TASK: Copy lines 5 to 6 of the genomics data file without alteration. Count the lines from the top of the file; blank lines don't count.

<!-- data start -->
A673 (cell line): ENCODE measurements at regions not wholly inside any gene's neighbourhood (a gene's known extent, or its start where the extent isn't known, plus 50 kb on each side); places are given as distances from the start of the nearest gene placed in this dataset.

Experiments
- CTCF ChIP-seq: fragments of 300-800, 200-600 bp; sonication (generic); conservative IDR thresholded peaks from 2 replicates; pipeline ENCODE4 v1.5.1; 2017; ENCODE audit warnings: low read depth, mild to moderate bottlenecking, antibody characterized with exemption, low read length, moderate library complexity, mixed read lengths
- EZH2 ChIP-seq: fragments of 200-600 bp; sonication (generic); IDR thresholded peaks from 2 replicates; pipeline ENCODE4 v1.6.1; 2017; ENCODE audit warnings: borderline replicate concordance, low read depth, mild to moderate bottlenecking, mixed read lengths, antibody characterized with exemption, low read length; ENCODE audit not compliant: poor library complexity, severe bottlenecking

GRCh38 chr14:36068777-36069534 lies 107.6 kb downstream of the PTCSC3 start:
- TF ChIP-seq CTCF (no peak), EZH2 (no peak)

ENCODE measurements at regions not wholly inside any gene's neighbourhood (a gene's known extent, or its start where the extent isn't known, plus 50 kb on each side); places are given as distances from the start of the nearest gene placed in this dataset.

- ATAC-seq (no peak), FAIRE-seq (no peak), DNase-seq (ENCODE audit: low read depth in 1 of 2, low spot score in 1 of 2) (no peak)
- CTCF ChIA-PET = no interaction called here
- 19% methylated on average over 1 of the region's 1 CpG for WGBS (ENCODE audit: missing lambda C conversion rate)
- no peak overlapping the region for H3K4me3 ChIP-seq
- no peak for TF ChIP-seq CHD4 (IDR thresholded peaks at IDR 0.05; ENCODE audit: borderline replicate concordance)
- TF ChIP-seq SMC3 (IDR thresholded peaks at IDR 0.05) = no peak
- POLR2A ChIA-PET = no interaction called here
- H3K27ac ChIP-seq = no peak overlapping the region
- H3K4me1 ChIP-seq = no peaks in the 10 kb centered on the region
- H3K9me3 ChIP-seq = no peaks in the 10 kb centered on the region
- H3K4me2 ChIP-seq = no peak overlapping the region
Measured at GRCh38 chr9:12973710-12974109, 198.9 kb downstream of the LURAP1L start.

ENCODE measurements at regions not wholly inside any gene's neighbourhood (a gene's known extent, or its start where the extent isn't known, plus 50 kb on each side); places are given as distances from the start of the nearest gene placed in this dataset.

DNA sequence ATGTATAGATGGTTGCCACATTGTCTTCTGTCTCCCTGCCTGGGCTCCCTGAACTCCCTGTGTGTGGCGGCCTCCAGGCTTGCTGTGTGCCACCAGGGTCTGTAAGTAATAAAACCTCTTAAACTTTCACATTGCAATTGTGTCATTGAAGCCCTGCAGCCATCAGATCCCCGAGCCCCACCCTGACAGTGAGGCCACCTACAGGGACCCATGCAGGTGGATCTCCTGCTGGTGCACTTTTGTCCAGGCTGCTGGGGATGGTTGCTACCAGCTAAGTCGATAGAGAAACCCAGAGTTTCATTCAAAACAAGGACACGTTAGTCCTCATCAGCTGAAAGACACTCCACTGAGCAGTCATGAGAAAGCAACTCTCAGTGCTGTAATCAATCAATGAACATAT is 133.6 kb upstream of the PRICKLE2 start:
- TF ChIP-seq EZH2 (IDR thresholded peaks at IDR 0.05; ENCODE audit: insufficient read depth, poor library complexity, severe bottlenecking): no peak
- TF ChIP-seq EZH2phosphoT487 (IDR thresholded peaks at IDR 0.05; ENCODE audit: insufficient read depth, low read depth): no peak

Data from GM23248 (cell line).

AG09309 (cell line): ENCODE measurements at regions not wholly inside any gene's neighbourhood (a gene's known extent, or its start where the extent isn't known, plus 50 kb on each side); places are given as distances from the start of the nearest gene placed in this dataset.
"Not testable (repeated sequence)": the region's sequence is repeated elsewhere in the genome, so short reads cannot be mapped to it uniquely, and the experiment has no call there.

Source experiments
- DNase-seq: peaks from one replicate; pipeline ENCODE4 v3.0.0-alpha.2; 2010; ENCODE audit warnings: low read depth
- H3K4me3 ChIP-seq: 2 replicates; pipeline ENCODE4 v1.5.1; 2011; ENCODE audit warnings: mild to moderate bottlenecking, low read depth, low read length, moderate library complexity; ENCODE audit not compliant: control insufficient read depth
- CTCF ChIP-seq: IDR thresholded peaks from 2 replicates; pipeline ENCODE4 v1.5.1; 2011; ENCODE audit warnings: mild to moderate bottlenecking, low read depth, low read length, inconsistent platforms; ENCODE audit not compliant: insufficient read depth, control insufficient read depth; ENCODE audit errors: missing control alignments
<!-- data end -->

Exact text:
GRCh38 chr14:36068777-36069534 lies 107.6 kb downstream of the PTCSC3 start:
- TF ChIP-seq CTCF (no peak), EZH2 (no peak)